Two drilling techniques help to avoid drilling into the joint.
Pearl 1: “Woodpecker”-drilling technique (as illustrated)
In the woodpecker-drilling technique, advance the drill bit only for a short distance, then pull the drill back before advancing again. Keep repeating this procedure until subchondral bone contact can be felt. Take great care to avoid penetration of the humeral head.
Pearl 2: Drilling near cortex only
Particular in osteoporotic bone, one can drill only through the near cortex. Push the depth gauge through the remaining bone until subchondral resistance is felt.
Determine screw length
The intact subchondral bone should be felt with a depth gauge or blunt pin to ensure that the screw stays within the humeral head. The integrity of the subchondral bone can be confirmed by palpation or the sound of the instrument tapping against it. Typically, choose a screw slightly shorter than the measured length.
Insert a locking-head screw through the screw sleeve into the humeral head. The sleeve aims the screw correctly. Particularly in osteoporotic bone, a screw may not follow the hole that has been drilled.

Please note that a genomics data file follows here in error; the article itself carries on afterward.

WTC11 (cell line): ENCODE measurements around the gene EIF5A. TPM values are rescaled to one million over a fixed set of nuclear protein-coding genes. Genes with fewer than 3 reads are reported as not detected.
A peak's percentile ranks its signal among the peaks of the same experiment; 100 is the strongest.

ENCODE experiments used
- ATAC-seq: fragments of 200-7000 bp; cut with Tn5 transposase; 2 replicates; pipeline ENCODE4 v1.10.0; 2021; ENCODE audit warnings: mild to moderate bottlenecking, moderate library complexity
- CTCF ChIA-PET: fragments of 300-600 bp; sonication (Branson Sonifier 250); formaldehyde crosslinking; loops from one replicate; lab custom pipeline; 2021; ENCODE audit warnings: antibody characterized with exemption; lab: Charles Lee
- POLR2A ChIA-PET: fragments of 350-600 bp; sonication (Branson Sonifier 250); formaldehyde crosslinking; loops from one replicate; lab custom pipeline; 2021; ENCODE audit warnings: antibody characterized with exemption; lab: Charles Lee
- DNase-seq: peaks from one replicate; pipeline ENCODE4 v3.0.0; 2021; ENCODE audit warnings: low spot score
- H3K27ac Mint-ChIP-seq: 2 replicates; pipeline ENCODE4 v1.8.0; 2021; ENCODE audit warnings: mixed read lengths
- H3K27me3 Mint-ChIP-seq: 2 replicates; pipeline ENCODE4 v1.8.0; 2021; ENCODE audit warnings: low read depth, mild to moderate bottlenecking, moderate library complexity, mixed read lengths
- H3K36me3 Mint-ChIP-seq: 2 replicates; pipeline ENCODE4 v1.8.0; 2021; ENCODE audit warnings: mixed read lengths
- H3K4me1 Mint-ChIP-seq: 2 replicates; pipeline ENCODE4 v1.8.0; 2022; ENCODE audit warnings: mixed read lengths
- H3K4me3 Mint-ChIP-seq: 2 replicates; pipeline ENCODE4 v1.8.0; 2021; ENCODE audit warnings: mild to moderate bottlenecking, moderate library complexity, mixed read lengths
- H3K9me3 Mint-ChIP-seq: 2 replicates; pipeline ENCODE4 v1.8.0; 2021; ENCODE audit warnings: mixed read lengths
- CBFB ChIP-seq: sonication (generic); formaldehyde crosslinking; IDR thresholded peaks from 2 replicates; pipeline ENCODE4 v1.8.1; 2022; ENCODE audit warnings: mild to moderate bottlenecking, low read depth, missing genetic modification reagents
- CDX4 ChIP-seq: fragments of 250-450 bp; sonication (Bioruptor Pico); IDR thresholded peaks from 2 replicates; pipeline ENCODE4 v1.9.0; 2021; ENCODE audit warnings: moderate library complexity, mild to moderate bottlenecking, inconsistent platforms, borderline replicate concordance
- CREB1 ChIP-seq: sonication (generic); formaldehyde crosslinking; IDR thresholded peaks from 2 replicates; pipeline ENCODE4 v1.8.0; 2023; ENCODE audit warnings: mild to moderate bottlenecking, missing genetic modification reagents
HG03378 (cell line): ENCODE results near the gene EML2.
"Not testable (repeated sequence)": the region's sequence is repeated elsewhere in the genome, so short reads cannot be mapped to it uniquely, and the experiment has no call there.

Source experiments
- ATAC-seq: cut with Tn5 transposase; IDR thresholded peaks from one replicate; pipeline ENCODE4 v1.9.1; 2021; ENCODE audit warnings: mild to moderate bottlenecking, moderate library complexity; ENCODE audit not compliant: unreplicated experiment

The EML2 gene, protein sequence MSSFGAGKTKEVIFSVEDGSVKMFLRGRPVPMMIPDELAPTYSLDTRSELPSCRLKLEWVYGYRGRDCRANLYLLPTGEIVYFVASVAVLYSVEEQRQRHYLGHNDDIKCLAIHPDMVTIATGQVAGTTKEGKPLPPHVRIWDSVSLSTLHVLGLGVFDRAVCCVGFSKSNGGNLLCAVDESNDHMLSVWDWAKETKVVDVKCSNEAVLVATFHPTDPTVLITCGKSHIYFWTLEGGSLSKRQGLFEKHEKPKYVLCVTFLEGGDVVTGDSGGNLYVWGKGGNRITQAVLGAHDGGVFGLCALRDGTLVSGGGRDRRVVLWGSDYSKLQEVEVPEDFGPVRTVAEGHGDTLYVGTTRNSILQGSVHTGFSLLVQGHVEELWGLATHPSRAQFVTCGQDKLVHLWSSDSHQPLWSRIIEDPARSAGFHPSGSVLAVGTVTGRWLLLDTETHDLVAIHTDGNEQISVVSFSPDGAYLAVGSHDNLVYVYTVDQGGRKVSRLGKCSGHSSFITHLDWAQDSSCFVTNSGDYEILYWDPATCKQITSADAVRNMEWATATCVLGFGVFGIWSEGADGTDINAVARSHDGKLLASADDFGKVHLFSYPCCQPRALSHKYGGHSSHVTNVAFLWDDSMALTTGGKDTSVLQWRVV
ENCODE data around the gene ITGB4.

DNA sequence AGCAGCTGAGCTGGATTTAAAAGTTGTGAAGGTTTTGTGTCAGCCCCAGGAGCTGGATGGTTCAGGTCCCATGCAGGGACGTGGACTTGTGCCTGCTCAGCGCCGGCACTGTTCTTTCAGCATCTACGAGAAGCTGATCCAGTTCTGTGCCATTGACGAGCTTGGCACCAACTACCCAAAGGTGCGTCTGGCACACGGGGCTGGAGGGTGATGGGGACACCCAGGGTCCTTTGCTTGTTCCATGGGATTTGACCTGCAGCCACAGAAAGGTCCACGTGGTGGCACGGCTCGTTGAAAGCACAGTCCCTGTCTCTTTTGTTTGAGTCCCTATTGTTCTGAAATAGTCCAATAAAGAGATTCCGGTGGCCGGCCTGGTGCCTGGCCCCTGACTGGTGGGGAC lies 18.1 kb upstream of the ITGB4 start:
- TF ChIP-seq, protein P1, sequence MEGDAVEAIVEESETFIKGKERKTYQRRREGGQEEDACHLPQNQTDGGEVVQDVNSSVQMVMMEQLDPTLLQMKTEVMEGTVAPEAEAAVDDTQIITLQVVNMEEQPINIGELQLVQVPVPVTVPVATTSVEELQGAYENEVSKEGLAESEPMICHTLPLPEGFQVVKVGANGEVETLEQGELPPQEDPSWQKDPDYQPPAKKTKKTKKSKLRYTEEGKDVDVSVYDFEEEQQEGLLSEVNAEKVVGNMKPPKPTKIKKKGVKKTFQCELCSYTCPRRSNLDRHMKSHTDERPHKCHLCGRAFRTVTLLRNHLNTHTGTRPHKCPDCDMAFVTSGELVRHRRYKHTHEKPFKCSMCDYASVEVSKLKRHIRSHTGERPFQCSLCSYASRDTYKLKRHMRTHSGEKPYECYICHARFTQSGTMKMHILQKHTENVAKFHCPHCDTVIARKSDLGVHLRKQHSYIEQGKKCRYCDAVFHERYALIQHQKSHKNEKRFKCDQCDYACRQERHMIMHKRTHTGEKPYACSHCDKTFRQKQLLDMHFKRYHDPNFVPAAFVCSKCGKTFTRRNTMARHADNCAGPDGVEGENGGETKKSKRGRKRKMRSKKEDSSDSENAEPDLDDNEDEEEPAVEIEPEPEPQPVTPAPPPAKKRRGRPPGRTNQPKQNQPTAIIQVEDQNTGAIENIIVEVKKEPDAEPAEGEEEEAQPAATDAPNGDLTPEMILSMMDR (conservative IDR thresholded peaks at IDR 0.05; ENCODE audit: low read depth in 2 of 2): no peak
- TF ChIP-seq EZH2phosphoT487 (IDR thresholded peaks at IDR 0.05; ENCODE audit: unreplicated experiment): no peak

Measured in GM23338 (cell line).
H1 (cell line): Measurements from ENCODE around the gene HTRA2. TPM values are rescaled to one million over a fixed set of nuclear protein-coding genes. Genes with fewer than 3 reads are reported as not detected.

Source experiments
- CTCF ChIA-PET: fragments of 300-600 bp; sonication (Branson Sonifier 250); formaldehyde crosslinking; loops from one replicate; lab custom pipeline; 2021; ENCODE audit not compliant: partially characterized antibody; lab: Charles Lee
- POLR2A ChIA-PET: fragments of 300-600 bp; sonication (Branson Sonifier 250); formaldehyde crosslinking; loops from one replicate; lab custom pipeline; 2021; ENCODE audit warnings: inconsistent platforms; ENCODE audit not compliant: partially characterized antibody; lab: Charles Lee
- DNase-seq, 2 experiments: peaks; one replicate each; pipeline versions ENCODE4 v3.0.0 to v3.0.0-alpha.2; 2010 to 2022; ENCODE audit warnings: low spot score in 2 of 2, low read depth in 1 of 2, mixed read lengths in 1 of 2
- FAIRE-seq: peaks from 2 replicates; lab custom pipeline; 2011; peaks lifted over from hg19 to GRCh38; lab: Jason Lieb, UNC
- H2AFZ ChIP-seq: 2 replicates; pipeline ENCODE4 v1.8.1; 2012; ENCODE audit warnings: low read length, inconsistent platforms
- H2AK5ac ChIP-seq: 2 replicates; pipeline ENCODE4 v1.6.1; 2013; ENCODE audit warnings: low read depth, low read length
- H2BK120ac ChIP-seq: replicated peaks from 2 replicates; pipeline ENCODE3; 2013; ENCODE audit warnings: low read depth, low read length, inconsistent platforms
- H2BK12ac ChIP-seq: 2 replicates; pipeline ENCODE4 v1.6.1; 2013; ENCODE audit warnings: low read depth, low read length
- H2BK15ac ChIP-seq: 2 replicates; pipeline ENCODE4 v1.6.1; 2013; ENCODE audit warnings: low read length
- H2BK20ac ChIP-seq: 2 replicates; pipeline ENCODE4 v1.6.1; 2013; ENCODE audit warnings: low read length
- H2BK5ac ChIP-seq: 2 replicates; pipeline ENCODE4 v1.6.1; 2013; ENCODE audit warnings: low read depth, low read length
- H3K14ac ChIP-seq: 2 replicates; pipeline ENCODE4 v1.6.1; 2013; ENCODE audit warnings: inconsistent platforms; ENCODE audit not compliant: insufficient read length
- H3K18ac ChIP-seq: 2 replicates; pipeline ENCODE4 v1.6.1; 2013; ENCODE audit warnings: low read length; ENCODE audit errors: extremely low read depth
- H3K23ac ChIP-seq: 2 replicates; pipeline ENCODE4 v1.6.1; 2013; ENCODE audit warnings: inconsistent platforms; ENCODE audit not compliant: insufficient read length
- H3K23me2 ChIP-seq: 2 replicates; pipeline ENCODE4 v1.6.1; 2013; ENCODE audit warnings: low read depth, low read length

Number of screws and location
Place a sufficient number of screws (often 5) into the humeral head. The optimal number and location of screws has not been determined. Bone quality and fracture morphology should be considered. In osteoporotic bone a higher number of screws may be required.
It is strongly recommended to use “calcar screws” in all varus displaced fractures, especially, if there is medial comminution as in B2.3 fractures. Their purchase in the inferomedial humeral head adds mechanical stability.
Lesser tuberosity fixation
If the lesser tuberosity is involved, lag screw fixation might be considered. This technique may be superfluous when appropriate tension band sutures are placed through the rotator cuff insertions. Another option is one or more absorbable polymer pins.